But can he deliver?
From "Iran's Vote: A Good Start, Nothing More" by Kenneth R. Timmerman, published in
Wall Street Journal-Europe's editorial page on May 27, 1997. Timmerman is the publisher of The Iran Brief, a monthly investigative newsletter on strategy and trade, and serves as Executive Director of the Foundation for Democracy in Iran.
The overwhelming victory of a purportedly "moderate" cleric, Hojjat-ol eslam Mohammed Khatemi, as Iran's President on May 23 has generated euphoria among Iran's youth and professional classes. Their votes contributed to giving Mr. Khatemi an 3-1 edge against his conservative, anti-Western rival, Hojjat-ol eslam Ali Akbar Nateq-Nouri, who as Parliament speaker launched a crackdown against Western dress, drafted a law toÝban satellite dishes, and purged Iranian universities last year of thousands of teachers suspected of harboring "liberal" or pro-Western sentiments.
The majority of Iran's 60 million citizens were born after the 1978-1979 revolution, and clearly they are fed up with the stifling social environment perpetuated by the clerical regime. That is the overwhelming message of these elections. The Iranian people have voted for greater freedom, and for more rational government.
What is astonishing is that the regime allowed these elections to occur at all. Indeed, it was never supposed to have been a real election. As in previous races, the ruling elite pre-selected their candidate (Mr. Nateq-Nouri), and instructed the state-run media to support him massively. Mr. Nateq-Nouri was portrayed as a statesman at every turn, opening factories, inaugurating dams, traveling to Russia and to India, while Mr. Khatemi was virtually ignored. Out of 238 individuals who filed candidacy papers (including 9 women), only 4 were finally allowed to run by the Council of Guardians, a group of 6 clergymen and 6 laymen hand-picked by the regime leaders. In the past, this has allowed the Council to pick not only the President, but to pre-select most of the 270-member Parliament as well.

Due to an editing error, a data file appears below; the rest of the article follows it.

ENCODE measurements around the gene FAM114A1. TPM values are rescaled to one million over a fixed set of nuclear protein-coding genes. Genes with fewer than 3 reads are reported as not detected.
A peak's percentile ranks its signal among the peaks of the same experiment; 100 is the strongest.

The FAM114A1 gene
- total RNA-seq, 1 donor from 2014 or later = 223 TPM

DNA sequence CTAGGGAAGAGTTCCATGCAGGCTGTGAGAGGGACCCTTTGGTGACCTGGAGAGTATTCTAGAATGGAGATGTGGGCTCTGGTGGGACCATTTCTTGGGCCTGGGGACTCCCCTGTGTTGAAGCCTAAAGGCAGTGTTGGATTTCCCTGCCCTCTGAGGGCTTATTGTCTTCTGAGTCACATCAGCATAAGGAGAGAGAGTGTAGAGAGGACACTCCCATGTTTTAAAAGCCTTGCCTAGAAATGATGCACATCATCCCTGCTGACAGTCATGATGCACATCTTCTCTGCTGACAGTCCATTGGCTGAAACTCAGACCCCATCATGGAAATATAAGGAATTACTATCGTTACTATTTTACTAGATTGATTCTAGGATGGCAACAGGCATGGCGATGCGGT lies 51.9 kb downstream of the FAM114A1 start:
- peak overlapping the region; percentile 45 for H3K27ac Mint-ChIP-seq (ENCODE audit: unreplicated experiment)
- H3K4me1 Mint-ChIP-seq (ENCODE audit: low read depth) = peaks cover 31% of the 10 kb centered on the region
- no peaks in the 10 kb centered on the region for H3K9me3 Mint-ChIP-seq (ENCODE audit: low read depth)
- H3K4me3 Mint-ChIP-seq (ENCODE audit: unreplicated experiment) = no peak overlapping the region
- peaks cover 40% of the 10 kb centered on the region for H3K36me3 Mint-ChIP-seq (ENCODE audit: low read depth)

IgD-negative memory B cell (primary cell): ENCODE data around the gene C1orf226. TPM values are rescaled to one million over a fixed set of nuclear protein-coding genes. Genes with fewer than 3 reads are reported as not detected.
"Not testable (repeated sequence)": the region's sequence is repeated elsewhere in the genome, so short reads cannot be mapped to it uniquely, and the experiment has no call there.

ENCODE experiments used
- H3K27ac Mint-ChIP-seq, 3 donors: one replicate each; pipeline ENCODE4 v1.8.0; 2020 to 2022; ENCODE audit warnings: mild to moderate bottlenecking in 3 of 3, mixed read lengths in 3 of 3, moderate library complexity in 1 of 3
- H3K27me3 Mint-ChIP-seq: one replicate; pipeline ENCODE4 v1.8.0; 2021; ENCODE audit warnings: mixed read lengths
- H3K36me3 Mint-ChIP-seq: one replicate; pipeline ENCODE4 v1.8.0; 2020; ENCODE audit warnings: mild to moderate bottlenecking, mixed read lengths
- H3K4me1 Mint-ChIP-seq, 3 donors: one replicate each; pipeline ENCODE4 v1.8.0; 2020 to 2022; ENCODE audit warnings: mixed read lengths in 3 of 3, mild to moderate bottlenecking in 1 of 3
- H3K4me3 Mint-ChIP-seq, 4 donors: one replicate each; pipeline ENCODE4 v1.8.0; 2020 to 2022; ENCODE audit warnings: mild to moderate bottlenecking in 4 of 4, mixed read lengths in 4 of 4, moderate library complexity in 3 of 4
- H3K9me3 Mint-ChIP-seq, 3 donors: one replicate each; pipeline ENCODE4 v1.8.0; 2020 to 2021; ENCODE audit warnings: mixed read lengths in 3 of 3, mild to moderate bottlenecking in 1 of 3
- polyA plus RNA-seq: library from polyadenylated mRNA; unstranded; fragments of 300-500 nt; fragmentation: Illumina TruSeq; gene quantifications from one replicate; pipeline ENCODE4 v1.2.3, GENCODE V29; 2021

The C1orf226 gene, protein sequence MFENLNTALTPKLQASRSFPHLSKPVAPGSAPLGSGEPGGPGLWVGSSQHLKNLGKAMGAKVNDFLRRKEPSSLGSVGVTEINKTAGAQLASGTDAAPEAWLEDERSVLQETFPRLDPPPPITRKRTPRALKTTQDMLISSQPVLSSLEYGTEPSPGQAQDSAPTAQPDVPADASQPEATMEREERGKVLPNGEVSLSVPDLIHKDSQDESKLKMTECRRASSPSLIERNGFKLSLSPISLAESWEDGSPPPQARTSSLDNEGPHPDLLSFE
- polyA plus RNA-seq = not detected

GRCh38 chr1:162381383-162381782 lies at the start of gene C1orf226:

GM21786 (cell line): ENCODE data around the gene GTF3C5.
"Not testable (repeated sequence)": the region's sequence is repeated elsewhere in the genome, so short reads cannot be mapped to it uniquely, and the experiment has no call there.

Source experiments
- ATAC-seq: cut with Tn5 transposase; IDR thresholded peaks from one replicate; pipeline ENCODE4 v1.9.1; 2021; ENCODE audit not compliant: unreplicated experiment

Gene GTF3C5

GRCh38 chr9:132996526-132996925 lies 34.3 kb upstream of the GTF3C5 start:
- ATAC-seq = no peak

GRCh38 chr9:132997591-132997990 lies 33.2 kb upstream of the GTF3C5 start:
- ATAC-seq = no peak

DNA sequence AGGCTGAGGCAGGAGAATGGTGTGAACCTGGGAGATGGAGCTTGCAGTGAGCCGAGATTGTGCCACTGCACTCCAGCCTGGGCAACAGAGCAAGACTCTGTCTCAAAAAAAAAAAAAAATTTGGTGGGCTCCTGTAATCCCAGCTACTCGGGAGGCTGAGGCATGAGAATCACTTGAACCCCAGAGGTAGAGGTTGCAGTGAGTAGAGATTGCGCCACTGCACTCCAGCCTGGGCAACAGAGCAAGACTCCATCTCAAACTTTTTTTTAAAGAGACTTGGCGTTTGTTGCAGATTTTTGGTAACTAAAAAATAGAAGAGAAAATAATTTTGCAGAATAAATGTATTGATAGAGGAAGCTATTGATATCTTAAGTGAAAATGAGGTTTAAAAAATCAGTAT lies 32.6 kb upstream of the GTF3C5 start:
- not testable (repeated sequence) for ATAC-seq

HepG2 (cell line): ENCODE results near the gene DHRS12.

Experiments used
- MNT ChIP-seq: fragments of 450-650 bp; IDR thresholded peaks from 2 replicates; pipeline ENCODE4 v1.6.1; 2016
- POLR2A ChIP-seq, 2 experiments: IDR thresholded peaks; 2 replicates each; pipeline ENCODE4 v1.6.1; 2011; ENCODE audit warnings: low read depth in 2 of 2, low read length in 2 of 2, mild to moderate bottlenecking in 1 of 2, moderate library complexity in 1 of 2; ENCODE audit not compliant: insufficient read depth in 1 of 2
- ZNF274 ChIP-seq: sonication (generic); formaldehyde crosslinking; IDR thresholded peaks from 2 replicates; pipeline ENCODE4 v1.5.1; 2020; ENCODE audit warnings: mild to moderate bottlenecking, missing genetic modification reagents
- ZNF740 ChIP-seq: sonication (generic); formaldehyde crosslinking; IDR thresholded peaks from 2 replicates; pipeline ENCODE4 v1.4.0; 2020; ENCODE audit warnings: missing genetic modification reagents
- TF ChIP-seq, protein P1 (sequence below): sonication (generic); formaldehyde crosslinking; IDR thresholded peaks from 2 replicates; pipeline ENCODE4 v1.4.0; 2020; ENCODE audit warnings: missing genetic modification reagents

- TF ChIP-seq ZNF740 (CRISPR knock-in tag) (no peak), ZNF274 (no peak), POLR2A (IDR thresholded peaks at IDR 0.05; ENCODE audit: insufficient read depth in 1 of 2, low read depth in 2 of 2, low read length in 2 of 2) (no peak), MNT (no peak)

As a former Minister of Culture and a member of the ruling elite, Mr. Khatemi was allowed to run. But just to make sure his candidacy did not take off, the leadership launched a smear campaign in the national media, labeling him a "Liberal" - as much an insult in the Islamic Republic of Iran as it is in today's America.
When that failed to dampen Mr. Khatemi's campaign for change, hard-line supporters of the losing candidate, known as Ansar-e Hezbollah (Friends of the Party of God), tried repeatedly to disrupt the campaign, breaking windows in mosques where Mr. Khatemi was holding election rallies. Mr. Khatemi's cool-headedness prevented further violence by these agents provocateurs, which could have degenerated into widespread clashes across the country and forced a cancellation of the elections. In the end, it would appear, the regime caved and allowed the elections to proceed, knowing their preferred candidate would go down.
In his last intervention before the elections, Supreme Leader Ayatollah Ali Khamene'i warned officials against rigging the vote - a move seen by many Iranians as a tacit admission of defeat.